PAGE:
Anatomy Of A Business School Rankings Fraud

Ousted Temple Fox Dean Moshe Porat

The beginning of the end occurred at an early morning dean’s meeting on Jan. 9 of 2018. At the tense session, several administrators at Temple University’s Fox School of Business read aloud a Poets&Quants article that cast doubt on the school’s number one ranking for its online MBA program in U.S. News.

Every person gathered for the meeting expressed concern that Fox’s No. 1 ranking had been based on an inaccurate submission of data to U.S. News. Poets&Quants skepticism led everyone in the group to fear that the school’s years-long efforts to game the ranking by routinely submitting false data would soon explode into a crisis.

Everyone, that is, except Dean M. Moshe Porat. Ambitious and strong-willed, Porat seemed undisturbed by his colleagues’ concern. He had been dean of the school for nearly 22 years, ruling over it with iron-clad control as if it were his personal fiefdom. In truth, Porat was as much a presence at the university as anyone, the second-longest-tenured dean in Fox School’s history. Including his days as a doctoral student at Temple in the late 1970s, the insurance professor and dean had been at Temple University for parts of five decades.


After the meeting, in fact, he was scheduled to give a champagne toast at a reception to announce the No. 1 ranking, the fourth consecutive time Fox’s online MBA had won top honors from U.S. News. But Fox deans and administrators urged him not to mention the ranking since it appeared to be based in part on false and inaccurate data.

Porat abruptly dismissed their worries. He would do his toast, anyway, and also instruct his marketing staff to send out an email to donors trumpeting the news of the school’s No. 1 ranking. Early the next morning, however, he would ask one of the school’s statistics professors to calculate where the school’s rank would have been if the school had not intentionally misled U.S. News about the number of new students enrolled in the online MBA without a standardized test score, a key component of the rankings’ methodology.

Among other things, Fox told U.S. News that 100% of its newest 255 students had handed over a GMAT score for admission when only 42 actually did. Alarmed by the misrepresentation, several Fox staffers urged Porat to contact U.S. News and correct the data. Porat would have none of it. “It’s not like U.S. News is a federal agency,” he told a Fox employee. “I just wish you would all stop being so ridiculous.”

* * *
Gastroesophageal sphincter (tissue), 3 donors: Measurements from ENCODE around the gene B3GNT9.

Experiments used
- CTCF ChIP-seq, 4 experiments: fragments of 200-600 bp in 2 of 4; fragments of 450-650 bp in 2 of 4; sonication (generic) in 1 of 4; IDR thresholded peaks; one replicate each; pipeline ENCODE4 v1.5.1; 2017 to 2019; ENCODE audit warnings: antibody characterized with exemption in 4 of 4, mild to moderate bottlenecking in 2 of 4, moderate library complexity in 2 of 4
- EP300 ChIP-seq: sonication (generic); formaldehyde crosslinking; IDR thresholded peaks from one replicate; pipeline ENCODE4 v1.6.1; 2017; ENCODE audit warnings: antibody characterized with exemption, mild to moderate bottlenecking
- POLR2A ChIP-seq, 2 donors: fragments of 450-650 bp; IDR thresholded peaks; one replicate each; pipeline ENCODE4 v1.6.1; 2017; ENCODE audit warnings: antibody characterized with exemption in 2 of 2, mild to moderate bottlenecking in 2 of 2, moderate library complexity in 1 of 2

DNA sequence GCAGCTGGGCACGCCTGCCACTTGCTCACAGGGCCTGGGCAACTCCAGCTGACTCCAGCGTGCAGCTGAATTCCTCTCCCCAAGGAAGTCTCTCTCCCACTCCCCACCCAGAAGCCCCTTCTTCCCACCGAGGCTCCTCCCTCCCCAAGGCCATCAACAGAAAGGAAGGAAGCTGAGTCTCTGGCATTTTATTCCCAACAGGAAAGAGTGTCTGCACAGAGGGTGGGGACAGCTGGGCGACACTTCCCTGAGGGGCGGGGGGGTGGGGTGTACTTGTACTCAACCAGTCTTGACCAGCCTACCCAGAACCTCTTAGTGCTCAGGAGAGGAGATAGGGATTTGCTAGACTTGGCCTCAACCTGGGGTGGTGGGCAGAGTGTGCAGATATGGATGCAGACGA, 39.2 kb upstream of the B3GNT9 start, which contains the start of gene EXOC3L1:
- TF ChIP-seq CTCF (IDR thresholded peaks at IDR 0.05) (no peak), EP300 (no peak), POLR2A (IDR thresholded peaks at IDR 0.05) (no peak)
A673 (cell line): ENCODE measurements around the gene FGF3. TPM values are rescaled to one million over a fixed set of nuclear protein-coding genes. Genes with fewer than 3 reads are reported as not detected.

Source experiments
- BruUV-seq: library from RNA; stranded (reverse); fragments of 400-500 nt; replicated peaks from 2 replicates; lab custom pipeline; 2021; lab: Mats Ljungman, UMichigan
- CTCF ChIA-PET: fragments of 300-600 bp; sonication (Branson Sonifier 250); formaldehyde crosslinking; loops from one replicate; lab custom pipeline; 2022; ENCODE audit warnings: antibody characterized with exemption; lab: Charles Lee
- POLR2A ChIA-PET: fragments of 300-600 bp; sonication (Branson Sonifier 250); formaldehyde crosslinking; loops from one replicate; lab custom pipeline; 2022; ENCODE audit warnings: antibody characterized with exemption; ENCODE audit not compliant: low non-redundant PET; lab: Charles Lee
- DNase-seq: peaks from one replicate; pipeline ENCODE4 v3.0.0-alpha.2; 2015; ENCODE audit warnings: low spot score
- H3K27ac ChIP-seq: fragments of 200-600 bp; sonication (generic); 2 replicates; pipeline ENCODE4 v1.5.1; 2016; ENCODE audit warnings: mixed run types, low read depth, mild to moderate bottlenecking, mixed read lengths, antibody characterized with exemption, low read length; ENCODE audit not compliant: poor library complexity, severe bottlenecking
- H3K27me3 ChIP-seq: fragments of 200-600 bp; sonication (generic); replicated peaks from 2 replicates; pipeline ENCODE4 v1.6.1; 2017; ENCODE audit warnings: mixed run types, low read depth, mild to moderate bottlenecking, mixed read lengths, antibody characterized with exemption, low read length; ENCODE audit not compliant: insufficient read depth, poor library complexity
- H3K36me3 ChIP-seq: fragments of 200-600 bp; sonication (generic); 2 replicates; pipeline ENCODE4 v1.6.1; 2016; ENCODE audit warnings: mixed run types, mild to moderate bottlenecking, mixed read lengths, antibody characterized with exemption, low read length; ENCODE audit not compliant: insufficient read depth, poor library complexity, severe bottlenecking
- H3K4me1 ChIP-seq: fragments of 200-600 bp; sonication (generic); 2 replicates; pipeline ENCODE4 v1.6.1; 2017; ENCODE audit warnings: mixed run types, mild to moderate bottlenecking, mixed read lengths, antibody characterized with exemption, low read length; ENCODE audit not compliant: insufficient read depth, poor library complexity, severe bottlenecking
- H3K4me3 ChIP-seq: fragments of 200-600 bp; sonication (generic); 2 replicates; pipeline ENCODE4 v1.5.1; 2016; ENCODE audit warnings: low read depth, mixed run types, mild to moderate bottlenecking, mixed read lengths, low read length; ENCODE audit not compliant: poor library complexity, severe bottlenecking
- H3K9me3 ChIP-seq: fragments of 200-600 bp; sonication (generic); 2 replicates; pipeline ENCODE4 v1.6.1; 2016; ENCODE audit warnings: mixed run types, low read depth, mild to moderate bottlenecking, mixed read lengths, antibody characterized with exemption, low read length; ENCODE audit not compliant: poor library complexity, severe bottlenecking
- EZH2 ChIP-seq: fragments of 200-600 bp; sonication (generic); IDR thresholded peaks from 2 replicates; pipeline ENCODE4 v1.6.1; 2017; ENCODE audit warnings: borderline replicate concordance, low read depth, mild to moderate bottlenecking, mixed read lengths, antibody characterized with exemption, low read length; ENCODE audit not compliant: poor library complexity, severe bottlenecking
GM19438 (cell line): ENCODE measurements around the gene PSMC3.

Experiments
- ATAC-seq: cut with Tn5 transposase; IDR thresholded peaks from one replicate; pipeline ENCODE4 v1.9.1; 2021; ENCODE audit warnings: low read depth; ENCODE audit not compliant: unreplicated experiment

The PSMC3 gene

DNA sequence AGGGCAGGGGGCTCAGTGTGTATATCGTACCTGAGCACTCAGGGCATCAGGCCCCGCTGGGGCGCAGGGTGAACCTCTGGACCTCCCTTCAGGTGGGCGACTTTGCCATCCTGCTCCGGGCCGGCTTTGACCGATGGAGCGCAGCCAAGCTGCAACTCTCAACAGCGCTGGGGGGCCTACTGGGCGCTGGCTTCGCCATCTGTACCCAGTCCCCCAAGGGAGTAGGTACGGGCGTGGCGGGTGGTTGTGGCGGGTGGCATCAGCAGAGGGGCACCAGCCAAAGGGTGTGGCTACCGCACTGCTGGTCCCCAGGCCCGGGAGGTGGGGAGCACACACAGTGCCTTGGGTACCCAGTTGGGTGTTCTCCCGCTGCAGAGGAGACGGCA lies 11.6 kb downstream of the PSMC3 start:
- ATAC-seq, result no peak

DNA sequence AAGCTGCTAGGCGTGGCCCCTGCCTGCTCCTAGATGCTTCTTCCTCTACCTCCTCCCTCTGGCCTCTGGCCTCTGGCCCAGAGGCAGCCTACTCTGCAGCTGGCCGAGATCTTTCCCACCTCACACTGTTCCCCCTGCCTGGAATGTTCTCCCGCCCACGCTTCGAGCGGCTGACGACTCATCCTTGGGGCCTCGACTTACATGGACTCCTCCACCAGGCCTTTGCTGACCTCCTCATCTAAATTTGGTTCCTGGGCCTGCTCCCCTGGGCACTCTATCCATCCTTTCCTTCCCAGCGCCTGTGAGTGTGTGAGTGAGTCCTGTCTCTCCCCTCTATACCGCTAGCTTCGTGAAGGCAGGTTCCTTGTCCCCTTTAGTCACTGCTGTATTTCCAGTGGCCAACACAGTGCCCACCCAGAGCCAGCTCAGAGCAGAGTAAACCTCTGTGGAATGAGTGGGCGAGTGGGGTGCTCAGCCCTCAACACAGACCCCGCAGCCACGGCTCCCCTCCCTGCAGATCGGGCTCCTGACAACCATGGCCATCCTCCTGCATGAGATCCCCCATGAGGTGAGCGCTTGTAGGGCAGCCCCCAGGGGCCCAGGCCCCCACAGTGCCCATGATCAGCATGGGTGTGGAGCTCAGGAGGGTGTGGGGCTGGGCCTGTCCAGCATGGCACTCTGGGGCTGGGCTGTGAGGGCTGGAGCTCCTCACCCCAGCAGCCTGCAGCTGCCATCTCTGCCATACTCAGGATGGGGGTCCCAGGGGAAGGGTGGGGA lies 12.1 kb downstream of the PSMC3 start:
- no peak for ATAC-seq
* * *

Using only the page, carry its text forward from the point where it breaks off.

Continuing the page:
A former professor of statistics at Fox, Isaac Gottlieb has been indicted for taking part in the rankings fraud

Isaac Gottlieb, the statistics professor contacted by Porat, agreed. In an email to Porat, he wrote that the school would have been ranked sixth, instead of first, if it reported its standardized test data correctly. “In my humble opinion,” Gottlieb advised Porat in an email, “we should not reach out to U.S. News. They have not done anything in the past when they were notified about school collaboration. Furthermore, if they change our rankings they will create the impression that they read the Poets&Quants article.”

Porat conveyed his response in a simple one-word reply. “Agree,” he wrote in an email.

These new details, alleged in a criminal indictment filed today (April 16th) in U.S. District Court in Philadelphia, for the first time disclose the origins of an elaborate fraud meant to increase the school’s U.S. News rankings over many years. The deceit would ultimately cost him his $600,000-a-year job as dean, destroy the careers of a professor and another subordinate, lead to years of investigations, lawsuits, fines and headlines that would tatter the business school’s and the university’s reputation, and cost Temple a minimum of $17 million in “remediation costs.” It may now land Porat and two of his associates in jail.

“This was not a victimless crime,” said Acting U.S. Attorney Jennifer Williams at a news conference announcing the indictment.    “The victims are students and graduates and donors to the Fox school as well as other universities and their students who were cheated out of their legitimate ranking,”


Former Fox Finance Manager Marjorie O’Neill’s LinkedIn page has been stripped of details

While the former dean, now 74, insists he is not guilty of any wrongdoing, Temple University lawyers maintain that he was the “mastermind” of the fraud. “He conceived it, controlled it and kept it hidden, only to try later to cover it up,” university attorney Carolyn P. Short wrote in a recent court filing. “M. Moshe Porat bears personal responsibility for the Fox School’s intentional submission of false ranking data.”

The indictment, the result of a years-long investigation by the Federal Bureau of Investigation, reinforces the university’s claims that Porat pressured subordinates to report the false data and then engineered a cover up. The indictment points an accusing finger at Porat, ousted over the scandal in 2018 yet still drawing a $316,000 salary from the university as a tenured professor, and two of his direct reports—-Gottlieb, the former Fox professor who has also taught at Columbia Business School, and Marjorie O’Neill, who oversaw the school’s submissions to U.S. News.